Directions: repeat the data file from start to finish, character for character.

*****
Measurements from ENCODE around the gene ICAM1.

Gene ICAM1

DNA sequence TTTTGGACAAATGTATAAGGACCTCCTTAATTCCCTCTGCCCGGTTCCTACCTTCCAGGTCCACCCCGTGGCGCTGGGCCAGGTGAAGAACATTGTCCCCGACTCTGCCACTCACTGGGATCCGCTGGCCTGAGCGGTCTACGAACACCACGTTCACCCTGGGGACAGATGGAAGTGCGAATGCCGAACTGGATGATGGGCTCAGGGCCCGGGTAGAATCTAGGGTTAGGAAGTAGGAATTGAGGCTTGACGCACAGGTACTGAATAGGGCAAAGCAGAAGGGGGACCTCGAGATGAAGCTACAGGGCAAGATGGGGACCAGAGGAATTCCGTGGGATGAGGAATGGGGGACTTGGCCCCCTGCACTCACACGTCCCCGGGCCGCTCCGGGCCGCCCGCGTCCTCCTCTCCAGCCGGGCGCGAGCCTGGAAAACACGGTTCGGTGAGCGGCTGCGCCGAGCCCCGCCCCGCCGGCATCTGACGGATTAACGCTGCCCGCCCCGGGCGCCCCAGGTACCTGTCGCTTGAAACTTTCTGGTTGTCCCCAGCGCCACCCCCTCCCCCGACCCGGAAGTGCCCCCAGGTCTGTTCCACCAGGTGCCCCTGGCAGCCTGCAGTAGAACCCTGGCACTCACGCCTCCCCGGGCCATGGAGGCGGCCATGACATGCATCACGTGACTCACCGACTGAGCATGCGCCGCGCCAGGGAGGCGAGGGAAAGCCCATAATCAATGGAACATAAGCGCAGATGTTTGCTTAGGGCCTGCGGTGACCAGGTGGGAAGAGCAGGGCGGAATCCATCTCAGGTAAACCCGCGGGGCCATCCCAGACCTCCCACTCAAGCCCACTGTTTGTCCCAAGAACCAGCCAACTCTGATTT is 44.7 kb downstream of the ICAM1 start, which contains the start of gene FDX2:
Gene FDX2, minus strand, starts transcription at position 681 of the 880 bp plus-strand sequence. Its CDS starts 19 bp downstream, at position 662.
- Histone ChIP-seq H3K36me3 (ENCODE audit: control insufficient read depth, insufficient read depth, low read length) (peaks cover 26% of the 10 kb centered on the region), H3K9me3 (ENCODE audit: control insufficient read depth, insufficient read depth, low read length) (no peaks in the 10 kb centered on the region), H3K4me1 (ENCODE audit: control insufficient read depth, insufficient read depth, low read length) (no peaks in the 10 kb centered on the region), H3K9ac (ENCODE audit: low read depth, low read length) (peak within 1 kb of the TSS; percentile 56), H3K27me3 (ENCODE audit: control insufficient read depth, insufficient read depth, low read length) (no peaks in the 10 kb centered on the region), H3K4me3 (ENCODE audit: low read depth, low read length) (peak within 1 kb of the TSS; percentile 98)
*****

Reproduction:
Measurements from ENCODE around the gene ICAM1.

Gene ICAM1

DNA sequence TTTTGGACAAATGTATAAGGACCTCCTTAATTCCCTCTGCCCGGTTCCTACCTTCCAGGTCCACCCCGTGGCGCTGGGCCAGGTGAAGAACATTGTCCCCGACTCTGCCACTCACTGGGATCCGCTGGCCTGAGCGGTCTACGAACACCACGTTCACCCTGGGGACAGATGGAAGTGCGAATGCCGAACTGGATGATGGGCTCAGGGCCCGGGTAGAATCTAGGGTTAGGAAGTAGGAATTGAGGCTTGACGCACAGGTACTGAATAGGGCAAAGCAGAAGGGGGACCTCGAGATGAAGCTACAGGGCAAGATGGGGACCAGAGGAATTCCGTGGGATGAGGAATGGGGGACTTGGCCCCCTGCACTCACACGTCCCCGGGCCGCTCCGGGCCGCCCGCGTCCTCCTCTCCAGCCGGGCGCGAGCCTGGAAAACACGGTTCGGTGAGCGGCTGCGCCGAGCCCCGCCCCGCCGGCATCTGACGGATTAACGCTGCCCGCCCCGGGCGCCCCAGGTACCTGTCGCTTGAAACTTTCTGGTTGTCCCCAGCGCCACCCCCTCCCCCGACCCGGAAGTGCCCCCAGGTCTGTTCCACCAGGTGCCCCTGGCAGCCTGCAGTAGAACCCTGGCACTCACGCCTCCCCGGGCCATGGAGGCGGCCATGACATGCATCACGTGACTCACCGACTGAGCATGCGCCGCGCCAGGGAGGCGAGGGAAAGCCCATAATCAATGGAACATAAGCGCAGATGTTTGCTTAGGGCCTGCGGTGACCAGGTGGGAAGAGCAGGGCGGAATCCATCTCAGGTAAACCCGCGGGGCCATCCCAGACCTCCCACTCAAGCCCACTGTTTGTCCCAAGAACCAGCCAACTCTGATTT is 44.7 kb downstream of the ICAM1 start, which contains the start of gene FDX2:
Gene FDX2, minus strand, starts transcription at position 681 of the 880 bp plus-strand sequence. Its CDS starts 19 bp downstream, at position 662.
- Histone ChIP-seq H3K36me3 (ENCODE audit: control insufficient read depth, insufficient read depth, low read length) (peaks cover 26% of the 10 kb centered on the region), H3K9me3 (ENCODE audit: control insufficient read depth, insufficient read depth, low read length) (no peaks in the 10 kb centered on the region), H3K4me1 (ENCODE audit: control insufficient read depth, insufficient read depth, low read length) (no peaks in the 10 kb centered on the region), H3K9ac (ENCODE audit: low read depth, low read length) (peak within 1 kb of the TSS; percentile 56), H3K27me3 (ENCODE audit: control insufficient read depth, insufficient read depth, low read length) (no peaks in the 10 kb centered on the region), H3K4me3 (ENCODE audit: low read depth, low read length) (peak within 1 kb of the TSS; percentile 98)